It's worth pointing out that not all controlled substances are hallucinogens; opium, for instance, is not. But are there any hallucinogenic substances that Iyi isn't into?
"Well, it's an individual thing," Iyi says. "Everybody's physiology is different. Some people like ketamine, some people like combos, you know. Ketamine is kind of like a dissociative, like a tranquilizer. I'm not really into not knowing whether I'm here or there or anywhere, you know? Waking up and asking, 'What happened? Where I been?' I stick more with the psilocybin and DMT areas of the psychedelic world. I explore consciousness. I'm not dealing with psychological problems or dealing with depression or anything like that, I like to explore the multiverse. Explore my own consciousness, and that's really my personal pursuit."
Given Iyi's close involvement with the intrepid psychedelic community that chases down these exotic compounds, we have to ask: Doesn't it cause problems when wealthy Westerners start appropriating substances from aboriginal cultures?
What follows is a fascinating discussion about the origins of that phenomenon: specifically, how bank executive R. Gordon Wasson traveled from New York to Oaxaca in 1956, met curandera María Sabina, and wrote an article in Life magazine about the sacred mushroom.
"That sent a drove of young white professionals down to get the mushroom," Iyi says. "So, yes, it was disruptive, and ultimately the people who lived in Oaxaca got mad at Sabina and burned her house down because she let these gringos come in, and now there were people coming in from all over the place, barefoot with backpacks and long hair, disrupting people's day-to-day lives."
"It's still going on in places like Peru," he adds, "because they have a lot of ayahuasca tourism that goes on in South America. The plants are actually becoming endangered and disappearing because so many people are going down there. It's supposed to be a shamanistic type of ritual, and you have people who are not ayahuasca shamans but they say they are — because if you're living in the country and making $5 a week, and someone says, 'Well, if you take those bushes in your backyard, you pull 'em up, boil 'em together, we'll give you $10,000 for a weekend.' That's a big incentive. So you have abuses."
Iyi even says that tourists can cause trouble in their hunt for the ultimate naturally occurring substance: 5-MeO-DMT, the venom of a toad that is native to the Sonoran Desert in Mexico.
"They milk the glands of the toad and put it on a piece of glass, dry it, and then it's smokeable," Iyi says. "As far as ratio of weight, it's one of the most powerful psychedelics that exists because it only takes 10 milligrams or something like that to send you almost over the edge."
The venom's popularity has led to another problem: toad abuse. "People are grabbing toads from all over the place, sticking them in cages and milking them past the point where it's healthy for the toad."
He adds that conferences offer people the opportunity to get information on who the abusers are and which are the responsible outfits. "So, by information, these type of abuses can at least be controlled on a certain level," he says. "It's starting to self-police now that we're seeing there are abuses."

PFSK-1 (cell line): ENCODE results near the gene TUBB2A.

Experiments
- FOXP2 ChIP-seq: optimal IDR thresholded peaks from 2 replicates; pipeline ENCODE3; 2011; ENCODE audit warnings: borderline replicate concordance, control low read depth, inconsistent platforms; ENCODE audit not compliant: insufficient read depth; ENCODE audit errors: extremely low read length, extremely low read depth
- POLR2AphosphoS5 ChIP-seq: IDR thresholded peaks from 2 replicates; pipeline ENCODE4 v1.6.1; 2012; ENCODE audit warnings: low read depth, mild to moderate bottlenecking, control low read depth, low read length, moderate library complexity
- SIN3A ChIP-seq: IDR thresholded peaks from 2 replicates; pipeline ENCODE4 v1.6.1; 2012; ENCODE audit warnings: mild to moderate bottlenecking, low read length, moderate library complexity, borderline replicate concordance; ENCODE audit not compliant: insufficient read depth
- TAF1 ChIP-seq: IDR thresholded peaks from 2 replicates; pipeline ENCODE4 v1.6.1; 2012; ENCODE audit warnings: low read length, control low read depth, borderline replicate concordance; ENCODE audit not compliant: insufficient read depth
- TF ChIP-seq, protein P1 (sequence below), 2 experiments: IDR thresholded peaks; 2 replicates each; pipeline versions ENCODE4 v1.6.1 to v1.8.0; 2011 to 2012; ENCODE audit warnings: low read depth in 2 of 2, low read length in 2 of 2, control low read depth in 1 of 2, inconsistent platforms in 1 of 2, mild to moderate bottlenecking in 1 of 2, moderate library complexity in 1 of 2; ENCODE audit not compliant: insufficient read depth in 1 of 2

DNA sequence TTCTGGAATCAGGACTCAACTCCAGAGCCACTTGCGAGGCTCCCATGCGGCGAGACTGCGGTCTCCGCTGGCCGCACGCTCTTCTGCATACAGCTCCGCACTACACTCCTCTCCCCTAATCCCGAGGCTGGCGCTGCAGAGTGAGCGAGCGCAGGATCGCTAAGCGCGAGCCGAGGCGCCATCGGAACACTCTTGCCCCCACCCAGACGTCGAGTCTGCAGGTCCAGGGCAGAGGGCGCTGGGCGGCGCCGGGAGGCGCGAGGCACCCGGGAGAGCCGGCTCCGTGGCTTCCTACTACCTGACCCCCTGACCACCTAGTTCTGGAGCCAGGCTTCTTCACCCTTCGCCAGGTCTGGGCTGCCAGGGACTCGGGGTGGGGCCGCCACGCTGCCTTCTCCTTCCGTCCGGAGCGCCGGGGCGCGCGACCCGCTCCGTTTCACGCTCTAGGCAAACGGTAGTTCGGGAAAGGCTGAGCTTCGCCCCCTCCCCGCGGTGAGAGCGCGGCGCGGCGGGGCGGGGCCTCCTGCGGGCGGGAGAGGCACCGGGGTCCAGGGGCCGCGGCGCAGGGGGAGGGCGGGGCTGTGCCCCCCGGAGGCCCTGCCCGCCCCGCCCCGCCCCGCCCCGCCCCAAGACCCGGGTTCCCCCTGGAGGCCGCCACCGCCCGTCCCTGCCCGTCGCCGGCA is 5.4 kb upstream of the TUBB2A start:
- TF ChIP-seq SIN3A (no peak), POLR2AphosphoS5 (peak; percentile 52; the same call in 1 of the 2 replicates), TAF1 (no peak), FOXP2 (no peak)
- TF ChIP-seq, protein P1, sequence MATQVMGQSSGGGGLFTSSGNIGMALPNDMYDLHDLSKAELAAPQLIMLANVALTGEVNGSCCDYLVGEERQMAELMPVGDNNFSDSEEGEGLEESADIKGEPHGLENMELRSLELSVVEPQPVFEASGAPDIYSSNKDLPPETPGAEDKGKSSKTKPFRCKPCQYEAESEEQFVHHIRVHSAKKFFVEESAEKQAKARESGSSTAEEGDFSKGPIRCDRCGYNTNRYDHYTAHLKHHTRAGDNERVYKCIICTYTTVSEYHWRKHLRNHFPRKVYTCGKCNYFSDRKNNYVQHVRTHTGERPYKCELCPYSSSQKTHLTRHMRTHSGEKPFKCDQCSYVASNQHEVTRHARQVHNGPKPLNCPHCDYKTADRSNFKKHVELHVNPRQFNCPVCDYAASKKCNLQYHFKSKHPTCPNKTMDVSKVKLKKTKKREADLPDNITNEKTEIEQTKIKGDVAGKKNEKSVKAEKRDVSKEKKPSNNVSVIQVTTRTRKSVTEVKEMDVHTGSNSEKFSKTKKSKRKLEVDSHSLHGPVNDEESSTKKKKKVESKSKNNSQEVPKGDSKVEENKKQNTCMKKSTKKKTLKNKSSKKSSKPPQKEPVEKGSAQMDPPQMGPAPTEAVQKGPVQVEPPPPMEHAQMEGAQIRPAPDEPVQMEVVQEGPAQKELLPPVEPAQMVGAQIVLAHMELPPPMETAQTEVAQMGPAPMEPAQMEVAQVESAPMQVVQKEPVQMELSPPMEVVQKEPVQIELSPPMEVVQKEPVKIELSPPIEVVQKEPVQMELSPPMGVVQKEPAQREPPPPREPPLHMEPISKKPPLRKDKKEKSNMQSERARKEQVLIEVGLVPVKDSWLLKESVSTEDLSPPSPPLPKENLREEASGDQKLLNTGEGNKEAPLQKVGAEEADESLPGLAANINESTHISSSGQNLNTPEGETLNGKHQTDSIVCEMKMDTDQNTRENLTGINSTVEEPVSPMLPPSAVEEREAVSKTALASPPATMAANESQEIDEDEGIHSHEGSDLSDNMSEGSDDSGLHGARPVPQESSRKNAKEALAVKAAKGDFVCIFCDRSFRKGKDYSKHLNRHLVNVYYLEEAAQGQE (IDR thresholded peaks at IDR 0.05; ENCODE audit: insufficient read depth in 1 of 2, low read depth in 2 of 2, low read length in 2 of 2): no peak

Which brings us to the reason Iyi has met with us today: He and others in the international movement are bringing it to Detroit this week, for the Detroit Psychedelic Conference. Due to Washington's hostility toward psychedelics, this sort of gathering normally takes place on the coasts or overseas. But as a native son and resident, Iyi wants to make the knowledge he's chased around the world available to folks at home.
- Jacob Lewkow
"I spoke at this conference in Prague that brought together many of the luminaries of the psychedelic movement — psychiatrists, psychologists, anthropologists from all around the world — who presented papers, gave lectures, and conducted workshops and all these things," he says. "Not many people from Detroit can go to Prague to get that type of information, not when it costs $1,500 to get there, not including a hotel, or the $300 entry fee."
"So what we've done is, we're bringing the same information to this urban environment, where the people of the city of Detroit can pay out an affordable conference fee."
Presenters from Europe and beyond will lecture, participate in panel discussions, and lead workshops. Iyi expects hundreds to attend, and considers it an interesting opportunity for some of the experts to see the city they've heard so much about over the last decade.
It goes without saying, but is worth spelling out: No illegal substances will be sold, transferred, or gifted at the conference.
"People who have an affinity for this, or who want to get more information, will be able to come listen to the speakers, and also get a chance to voice their information or their opinions," Iyi says. "Because with the changes in the cannabis world, we're moving from just medical cannabis to the realm of recreational use by mature, responsible adults, such as in Colorado, California, and Washington state. Ultimately, every state will have recreational cannabis, and they'll be doing the same thing with psilocybin and ayahuasca and these types of compounds also. As we move into the next few years, we're just trying to make Detroit a place where every other year we'll be doing this conference and people will be able to have access to this type of information."
And though the future looks promising, things are already changing. We ask him if he thinks the conference will get a fairer hearing than it would have, say, a decade go.
"Oh, most definitely, yes," Iyi agrees. "My brother, I'd say something to him and he'd be like, 'Pssh!' But now he's like, 'I saw this program, and they were talking about what you were trying to tell me years ago! Maybe you aren't crazy!'"
The 2018 Detroit Psychedelic Conference takes place Aug. 10-12, at St. Matthew's Church, 8850 Woodward, Ave., Detroit; Tickets are $150, available at detroitpsychedelics.com.